Well – it's another eve to a holiday here in Israel, so lets blog about Sukkot.
This is another Biblical holiday running a total of seven-days. You can read about it in Leviticus 23:34-35 and 23:39-43.
The first day is a full holiday – like a Shabbat. Each of the seven days are marked by special prayers and scriptural readings including the Book of Ecclesiastes.
Sukkot is a joyful, family oriented holiday. This is opposite to the holiday we just celebrated a few days ago; Yom Kippur – which is somber and introspective. Sukkot is characterized by two main things. First, Jewish folks are enjoined to build a sukkah. This is the temporary wooden structure to parallel the structures the biblical Jews slept in during the exodus out of Egypt during the 40 year sojourn in the desert.
They are to ideally eat all of their meals within it, and (when it is possible) sleep in it too.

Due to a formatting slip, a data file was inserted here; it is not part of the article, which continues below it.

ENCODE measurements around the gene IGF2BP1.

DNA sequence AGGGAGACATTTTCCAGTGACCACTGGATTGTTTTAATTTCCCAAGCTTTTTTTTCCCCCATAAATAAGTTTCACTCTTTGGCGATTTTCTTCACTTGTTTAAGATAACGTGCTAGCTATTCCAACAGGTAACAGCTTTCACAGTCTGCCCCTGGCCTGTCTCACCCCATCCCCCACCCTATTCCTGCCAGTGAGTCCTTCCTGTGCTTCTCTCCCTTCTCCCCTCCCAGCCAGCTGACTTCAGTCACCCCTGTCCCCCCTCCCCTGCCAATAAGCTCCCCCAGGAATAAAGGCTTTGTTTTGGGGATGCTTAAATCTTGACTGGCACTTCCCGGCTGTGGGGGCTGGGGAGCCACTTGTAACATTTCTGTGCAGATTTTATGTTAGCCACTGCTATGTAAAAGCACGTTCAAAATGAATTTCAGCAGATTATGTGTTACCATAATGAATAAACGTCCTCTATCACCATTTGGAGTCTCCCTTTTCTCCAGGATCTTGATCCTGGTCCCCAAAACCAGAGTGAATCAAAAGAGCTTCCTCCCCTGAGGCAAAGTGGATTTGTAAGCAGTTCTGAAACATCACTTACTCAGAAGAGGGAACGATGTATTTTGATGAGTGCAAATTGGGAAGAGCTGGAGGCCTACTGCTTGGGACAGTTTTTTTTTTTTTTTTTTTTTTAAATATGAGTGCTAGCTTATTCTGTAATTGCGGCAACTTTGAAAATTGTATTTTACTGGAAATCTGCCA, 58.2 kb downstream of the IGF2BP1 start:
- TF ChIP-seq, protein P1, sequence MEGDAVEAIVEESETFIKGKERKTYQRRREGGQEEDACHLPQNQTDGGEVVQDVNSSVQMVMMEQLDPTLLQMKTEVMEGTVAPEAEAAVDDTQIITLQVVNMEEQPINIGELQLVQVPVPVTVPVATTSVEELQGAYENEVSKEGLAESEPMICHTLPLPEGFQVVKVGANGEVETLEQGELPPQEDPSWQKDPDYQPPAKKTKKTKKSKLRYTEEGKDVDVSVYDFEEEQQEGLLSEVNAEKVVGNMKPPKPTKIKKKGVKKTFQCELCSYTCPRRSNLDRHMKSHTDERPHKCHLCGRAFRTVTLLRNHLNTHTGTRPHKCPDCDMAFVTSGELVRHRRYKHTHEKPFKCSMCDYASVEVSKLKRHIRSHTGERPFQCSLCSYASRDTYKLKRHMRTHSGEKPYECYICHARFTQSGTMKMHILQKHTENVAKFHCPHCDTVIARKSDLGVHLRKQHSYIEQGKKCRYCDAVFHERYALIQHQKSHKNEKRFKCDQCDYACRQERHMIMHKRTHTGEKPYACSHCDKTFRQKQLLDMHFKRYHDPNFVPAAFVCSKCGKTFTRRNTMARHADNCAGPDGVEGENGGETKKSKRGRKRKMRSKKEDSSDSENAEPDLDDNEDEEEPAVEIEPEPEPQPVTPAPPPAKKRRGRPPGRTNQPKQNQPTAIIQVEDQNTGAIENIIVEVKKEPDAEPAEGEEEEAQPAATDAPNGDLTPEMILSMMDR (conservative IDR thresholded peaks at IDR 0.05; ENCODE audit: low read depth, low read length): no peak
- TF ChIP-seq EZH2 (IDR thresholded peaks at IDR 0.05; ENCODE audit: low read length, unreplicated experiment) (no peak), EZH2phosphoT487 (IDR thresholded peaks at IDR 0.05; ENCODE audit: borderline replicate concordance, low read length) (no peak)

These temporary huts are topped with thatch or palm fronds. They are usually built on patios, rooftops, or courtyards to the home.
The second main Sukkot observance is the special bouquet. It consists of a closed palm frond, a citron, a myrtle branch and a willow branch – that is held during morning prayers on each of the seven days - except on the Sabbath).
Its origins can be traced to Leviticus 23:40, but there are many traditional explanations of its symbolism that do not come from the Bible.
We'll talk more about it on tomorrows Harvest Show – so be sure to tune in as I bring you all the news from here in Jerusalem.
Brian Bush Middle East Correspondent LeSEA Broadcasting